Home News Featured News Govt warns against delaying MediShield Life premium hike despite concerns

Govt warns against delaying MediShield Life premium hike despite concerns

"... delaying the premium increase further would only result in even higher premium increases down the road to catch up," said Senior Minister of State for Health Koh Poh Koon




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The authorities do not seem to be in favour of delaying the impending MediShield Life premium hike despite concerns. Senior Minister of State for Health Koh Poh Koon said on Monday (19 Oct) that delaying the premium hike will only lead to a greater increase down the road to cope with rising claims.

The Ministry of Health (MOH) announced last month that MediShield Life premiums will rise by a third as part of a revamp to the scheme scheduled for next year. MOH said that premiums need to go up in view of rising healthcare costs and to increase the yearly claim limit from S$100,000 to S$150,000.

MOH’s announcement drew swift backlash from Singaporeans, many of whom pointed out how the premiums collected between 2016 and 2019 were more than double what was paid out in claims through the compulsory national health insurance scheme. MediShield Life paid out S$3.5 billion for 2.3 million claims while collecting S$7.6 billion in premiums, over the past four years.

Singaporeans urged the authorities to better check rising healthcare costs, curb the over-consumption of medical services and review medical malpractice laws instead of hiking premiums and asked why the premiums were increasing so soon since the scheme was only rolled out five years ago.

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Responding to the backlash, Dr Koh said that the reason why total premiums collected are higher than current payouts is because MediShield Life premiums are actuarially determined based on both current claims and future commitments, given diseases that will require multi-year care.

In Parliament last week, Workers’ Party () MP Gerald Giam had asked MOH what has been the loss ratio of MediShield Life (Basic) over the last five years. Loss ratios reflect the losses an insurer incurs due to paid claims as a percentage of premiums earned.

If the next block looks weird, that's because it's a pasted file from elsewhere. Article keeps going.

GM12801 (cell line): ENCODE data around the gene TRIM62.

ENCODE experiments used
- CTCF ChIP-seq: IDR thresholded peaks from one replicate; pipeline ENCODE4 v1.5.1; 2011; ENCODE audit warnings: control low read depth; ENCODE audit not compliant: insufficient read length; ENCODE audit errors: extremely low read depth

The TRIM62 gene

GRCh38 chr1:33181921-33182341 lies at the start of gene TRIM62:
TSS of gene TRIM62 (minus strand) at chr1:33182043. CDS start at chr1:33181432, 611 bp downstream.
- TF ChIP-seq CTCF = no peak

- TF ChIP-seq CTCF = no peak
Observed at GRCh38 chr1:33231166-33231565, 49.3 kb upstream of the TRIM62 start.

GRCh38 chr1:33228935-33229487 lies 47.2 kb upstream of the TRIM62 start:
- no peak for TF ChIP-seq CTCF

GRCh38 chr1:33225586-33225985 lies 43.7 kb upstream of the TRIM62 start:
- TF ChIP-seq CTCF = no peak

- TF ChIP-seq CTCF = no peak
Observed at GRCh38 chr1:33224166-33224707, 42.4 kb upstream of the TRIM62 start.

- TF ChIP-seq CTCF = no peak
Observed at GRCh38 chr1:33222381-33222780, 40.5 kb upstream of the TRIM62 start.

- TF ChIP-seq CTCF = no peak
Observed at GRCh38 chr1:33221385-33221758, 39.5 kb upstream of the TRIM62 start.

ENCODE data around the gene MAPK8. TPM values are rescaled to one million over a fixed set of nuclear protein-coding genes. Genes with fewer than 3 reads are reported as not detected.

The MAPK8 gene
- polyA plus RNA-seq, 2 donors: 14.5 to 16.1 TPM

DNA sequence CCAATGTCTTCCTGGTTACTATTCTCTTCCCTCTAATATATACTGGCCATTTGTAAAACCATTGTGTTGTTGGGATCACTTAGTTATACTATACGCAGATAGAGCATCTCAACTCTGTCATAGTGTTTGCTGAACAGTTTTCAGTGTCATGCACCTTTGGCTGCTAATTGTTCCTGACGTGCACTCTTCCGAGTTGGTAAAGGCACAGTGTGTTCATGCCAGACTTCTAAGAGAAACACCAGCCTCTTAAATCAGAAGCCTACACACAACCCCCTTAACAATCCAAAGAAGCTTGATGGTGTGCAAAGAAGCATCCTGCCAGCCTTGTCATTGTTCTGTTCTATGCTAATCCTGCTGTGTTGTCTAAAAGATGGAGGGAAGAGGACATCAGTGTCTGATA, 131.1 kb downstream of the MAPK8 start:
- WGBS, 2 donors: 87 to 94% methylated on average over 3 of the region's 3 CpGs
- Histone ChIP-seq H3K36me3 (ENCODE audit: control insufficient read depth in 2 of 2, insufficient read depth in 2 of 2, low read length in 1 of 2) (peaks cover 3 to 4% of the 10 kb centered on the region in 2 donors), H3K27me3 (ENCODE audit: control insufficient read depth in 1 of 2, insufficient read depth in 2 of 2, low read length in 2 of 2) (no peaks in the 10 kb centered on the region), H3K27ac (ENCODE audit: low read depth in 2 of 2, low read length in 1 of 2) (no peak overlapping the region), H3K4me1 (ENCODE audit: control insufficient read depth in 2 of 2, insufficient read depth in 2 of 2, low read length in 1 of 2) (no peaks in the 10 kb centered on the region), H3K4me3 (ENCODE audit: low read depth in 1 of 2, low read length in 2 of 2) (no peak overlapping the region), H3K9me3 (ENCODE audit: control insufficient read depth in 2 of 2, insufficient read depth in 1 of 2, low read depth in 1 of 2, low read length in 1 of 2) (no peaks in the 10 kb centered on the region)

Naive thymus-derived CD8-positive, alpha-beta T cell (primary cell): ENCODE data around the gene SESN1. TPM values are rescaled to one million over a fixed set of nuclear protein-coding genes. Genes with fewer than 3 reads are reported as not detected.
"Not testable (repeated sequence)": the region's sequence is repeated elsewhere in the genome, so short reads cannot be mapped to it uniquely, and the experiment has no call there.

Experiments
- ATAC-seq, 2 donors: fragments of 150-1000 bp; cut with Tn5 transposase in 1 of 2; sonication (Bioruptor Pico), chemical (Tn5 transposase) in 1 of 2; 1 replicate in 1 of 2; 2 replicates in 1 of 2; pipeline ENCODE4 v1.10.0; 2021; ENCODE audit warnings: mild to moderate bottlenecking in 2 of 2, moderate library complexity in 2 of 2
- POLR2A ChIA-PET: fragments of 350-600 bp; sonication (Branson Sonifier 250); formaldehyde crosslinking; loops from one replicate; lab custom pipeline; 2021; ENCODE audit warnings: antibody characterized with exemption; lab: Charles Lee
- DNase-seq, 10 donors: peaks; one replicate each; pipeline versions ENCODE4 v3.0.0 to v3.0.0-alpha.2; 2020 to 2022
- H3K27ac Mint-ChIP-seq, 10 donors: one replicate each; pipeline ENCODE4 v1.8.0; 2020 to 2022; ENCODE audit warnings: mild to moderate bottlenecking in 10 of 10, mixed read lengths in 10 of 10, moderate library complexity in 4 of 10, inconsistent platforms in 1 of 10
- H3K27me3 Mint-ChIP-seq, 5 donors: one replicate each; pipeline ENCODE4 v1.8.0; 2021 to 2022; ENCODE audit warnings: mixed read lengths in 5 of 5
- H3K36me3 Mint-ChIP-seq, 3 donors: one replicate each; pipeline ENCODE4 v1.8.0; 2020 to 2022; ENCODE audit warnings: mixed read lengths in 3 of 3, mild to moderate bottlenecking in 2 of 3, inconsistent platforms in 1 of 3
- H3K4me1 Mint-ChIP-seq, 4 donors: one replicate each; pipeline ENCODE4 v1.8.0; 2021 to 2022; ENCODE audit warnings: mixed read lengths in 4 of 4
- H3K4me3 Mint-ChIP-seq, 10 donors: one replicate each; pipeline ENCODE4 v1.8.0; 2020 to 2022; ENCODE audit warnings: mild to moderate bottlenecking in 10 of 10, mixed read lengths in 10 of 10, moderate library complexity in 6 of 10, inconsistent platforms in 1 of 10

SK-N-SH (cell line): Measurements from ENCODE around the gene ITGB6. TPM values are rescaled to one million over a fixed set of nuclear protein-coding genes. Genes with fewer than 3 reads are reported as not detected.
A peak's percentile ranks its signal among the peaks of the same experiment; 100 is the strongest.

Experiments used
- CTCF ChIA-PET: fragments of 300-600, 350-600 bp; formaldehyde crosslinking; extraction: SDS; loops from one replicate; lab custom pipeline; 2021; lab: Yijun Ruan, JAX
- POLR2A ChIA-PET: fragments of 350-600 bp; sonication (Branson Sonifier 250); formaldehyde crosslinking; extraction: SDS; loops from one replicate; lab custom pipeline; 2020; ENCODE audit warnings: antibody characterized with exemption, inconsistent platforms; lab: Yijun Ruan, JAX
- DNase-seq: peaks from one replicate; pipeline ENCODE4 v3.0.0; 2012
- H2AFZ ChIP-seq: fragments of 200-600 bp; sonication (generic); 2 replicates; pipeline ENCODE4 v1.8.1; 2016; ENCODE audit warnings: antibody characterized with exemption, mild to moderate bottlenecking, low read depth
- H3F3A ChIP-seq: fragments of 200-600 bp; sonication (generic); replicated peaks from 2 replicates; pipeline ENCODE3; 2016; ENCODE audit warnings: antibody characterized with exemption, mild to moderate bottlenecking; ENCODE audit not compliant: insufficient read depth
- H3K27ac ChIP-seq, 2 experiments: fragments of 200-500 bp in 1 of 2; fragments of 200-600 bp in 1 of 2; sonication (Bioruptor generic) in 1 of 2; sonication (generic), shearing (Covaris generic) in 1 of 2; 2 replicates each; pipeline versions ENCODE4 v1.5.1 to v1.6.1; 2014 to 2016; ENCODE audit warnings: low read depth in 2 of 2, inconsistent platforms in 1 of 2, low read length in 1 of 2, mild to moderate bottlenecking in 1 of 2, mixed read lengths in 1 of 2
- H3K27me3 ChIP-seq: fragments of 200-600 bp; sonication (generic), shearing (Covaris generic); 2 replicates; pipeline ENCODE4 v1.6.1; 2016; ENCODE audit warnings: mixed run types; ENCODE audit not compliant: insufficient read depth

Instead of providing figures for the loss ratio, MOH responded that the adequacy of premium collection is better represented through the Incurred Loss Ratio (ILR), which compares the total premiums collected to the total monies required to ensure that the fund is able to meet current claims and future commitments.

MOH said that the average ILR of the fund from 2016 to 2019 was 104 per cent. Referring to this data, Dr Koh said in his post: “This means premiums collected were slightly less than total monies required for current claims and future commitments.”

Pointing out that policyholders pay more premiums when they are younger and receive rebates to moderate premium hikes in their old age, the ruling party politician said that the major reason behind the impending premium hike is that a greater number of Singaporeans making a greater amount of claims from the scheme.

He said that annual payouts have increased by 40 per cent, the number of claimants has increased by 30 per cent and average payout per claimant has increased by seven per cent. The other reasons for the premium hike include the revision of claim limits and enhanced benefits, some of which were rolled out even before the premiums were adjusted.

Asserting that the hike was planned to keep the national scheme sustainable, Dr Koh referred to concerns over how the increase is set to be implemented amid the pandemic as he said:

“We are mindful of the impact of Covid-19, but we hope Singaporeans can understand that we need to keep MediShield Life sustainable. As we have not adjusted the premiums for 5 years, delaying the premium increase further would only result in even higher premium increases down the road to catch up.”

He said that the Government will cushion the impact of the premium increase by rolling out a S$360 million Covid-19 subsidy for the first two years, comprising of a 70 per cent subsidy on the increase in the first year and a 30 per cent subsidy on the increase in the second year.

Dr Koh said that the net premium increase after subsidies will be limited to around 10 per cent in the first year and added: “We will continue to hold to our commitment that premiums will be affordable and no Singaporean will lose their MediShield Life coverage due to financial difficulties.”

The MediShield Life Council has recommended that the Medishield Life scheme be enhanced and the premiums be adjusted to…

Posted by Koh Poh Koon – 许宝琨 on Monday, October 19, 2020

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